Built in 1940 to pressurize hydrogen, its successor models now safeguard the supply of hydrogen for the entire Chemical Park Marl. The iron behemoth weighing some 15 metric tons is therefore also “a symbol of the collaboration among the companies at the site and between the Marl and Gelsenkirchen-Scholven sites,” explained Dr. Jan Sage, head of NLA operations (German abbreviation for networks/air separation/filling station) at Energy & Utilities (EU) in Evonik’s Technology & Infrastructure (TI) segment.
Like the site as a whole, the machine is a piece of solid workmanship. Had a new compressor park not been put into operation in Building 593 ten years ago, control rooms been merged, and all nine large “oldies” been decommissioned as a result, it could still be doing its job. At the time, the plant’s employees proposed that No. 5465 be restored and preserved as an ideal complement to other memorabilia on the premises. What is more, the condition it was in would also make it interesting for a technology museum, as foreman Detlef Homann reported. Especially as the piston processor “HD-H2 compressor 6 Type 1LG500-3G” manufactured by Sürth-Maschinenfabrik was well-known tried-and-tested technology.
It is no wonder that the idea soon found support at Evonik and also the necessary sponsors in the Energy & Utilities (EU) in Evonik’s Technology & Infrastructure (TI) segment and business line Performance Intermediates of Evonik Performance Materials GmbH. “Our compressor is still ‘state of the art’ and yet a machine with which some of our employees fondly remember working,” Sage said. Delivered on June 7, 1940, it compressed hydrogen to over 300 bar in Building 442 in the Chemical Park Marl until April 2009 in much the same way as an oversized air pump. The hydrogen was generated as a by-product from the electric arc and the coke oven gas procured via pipeline from Scholven. The purified hydrogen was then compressed to over 300 bar and used in an intermediate step to produce butadiene—along with styrene a key component in the production of the synthetic rubber BUNA. The gas was also sent back to Scholven via pipeline—the hydrogenation plants made fuel out of coal. A small cylinder filling station for hydrogen was added in the 1950s.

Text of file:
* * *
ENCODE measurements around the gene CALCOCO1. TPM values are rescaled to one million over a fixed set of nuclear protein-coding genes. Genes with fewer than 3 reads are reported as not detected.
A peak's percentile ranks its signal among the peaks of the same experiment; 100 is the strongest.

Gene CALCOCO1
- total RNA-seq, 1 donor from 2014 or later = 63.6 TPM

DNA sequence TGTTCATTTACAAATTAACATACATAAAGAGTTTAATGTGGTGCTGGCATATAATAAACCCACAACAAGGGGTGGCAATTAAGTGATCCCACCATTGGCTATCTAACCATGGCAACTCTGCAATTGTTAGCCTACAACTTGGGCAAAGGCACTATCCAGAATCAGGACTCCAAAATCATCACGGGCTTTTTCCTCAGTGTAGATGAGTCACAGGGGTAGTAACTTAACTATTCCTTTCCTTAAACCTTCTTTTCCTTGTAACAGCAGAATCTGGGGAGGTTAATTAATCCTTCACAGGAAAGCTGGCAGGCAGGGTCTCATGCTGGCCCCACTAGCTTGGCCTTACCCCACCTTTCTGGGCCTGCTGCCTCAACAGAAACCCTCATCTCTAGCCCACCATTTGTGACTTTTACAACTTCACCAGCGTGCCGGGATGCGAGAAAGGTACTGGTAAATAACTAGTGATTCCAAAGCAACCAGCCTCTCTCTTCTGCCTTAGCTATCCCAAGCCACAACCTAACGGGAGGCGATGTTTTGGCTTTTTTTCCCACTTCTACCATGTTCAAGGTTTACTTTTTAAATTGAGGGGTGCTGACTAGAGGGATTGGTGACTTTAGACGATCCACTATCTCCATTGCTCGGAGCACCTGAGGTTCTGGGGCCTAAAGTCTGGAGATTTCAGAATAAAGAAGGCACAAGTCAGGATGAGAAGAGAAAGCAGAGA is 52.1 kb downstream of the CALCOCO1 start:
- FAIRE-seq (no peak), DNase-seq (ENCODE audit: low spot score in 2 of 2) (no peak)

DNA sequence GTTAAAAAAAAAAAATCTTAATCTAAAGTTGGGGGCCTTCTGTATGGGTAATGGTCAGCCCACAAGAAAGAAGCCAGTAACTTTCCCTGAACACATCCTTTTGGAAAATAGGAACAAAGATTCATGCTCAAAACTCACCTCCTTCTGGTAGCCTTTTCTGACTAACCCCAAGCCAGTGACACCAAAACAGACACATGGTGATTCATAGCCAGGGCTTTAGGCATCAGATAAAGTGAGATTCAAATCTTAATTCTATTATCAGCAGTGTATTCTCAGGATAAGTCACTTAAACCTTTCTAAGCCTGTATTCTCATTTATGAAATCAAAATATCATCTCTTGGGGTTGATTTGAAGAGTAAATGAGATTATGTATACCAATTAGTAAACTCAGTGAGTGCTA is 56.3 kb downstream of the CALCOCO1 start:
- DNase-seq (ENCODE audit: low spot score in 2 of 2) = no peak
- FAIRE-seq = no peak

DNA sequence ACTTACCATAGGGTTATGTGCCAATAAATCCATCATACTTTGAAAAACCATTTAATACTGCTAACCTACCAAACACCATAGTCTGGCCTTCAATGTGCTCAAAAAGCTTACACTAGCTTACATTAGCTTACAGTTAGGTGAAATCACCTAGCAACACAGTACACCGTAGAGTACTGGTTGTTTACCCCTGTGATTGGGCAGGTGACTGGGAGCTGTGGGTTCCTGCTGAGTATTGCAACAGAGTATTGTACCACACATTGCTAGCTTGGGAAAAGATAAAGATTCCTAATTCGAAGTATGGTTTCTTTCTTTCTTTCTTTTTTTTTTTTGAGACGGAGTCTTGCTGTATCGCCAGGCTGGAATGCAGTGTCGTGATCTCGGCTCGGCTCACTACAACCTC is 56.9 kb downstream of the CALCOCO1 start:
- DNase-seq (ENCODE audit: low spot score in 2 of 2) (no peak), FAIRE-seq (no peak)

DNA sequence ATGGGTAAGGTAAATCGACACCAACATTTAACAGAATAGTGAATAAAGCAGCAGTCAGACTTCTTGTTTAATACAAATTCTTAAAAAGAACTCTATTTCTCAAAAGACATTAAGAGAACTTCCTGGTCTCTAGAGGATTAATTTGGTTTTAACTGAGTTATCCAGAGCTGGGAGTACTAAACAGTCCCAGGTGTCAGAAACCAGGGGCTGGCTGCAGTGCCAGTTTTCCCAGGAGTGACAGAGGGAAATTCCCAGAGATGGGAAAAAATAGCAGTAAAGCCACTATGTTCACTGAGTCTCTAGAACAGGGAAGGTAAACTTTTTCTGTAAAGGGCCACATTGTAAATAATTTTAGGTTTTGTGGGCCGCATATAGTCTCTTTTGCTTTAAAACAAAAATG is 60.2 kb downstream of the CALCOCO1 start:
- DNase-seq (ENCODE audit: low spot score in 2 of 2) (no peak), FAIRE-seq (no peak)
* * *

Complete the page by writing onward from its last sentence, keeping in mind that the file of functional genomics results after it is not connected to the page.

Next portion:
While the gas still comes from the electric arc and hydrogenous waste gas, the steam reformer, a large-scale hydrogen generator that produces hydrogen from natural gas, was put into operation in the 1990s. The steam reformer and the related hydrogen business at the site are operated by the Performance Intermediates business line. Seven old compressors that were no longer in use were replaced in 2008 by three state-of-the-art Borsig high-performance piston compressors with the same capacity. This necessitated a considerable financial outlay. Sophisticated control technology permits almost fully automated operation from the central control room. Technical improvements can be seen, for example, in the speed of the equipment, which has increased by a factor of four.
Evonik is one of the world leaders in specialty chemicals. The focus on more specialty businesses, customer-oriented innovative prowess and a trustful and performance-oriented corporate culture form the heart of Evonik’s corporate strategy. They are the lever for profitable growth and a sustained increase in the value of the company. Evonik benefits specifically from its customer proximity and leading market positions. Evonik is active in over 100 countries around the world with more than 36,000 employees. In fiscal 2018, the enterprise generated sales of €15 billion and an operating profit (adjusted EBITDA) of €2.6 billion.
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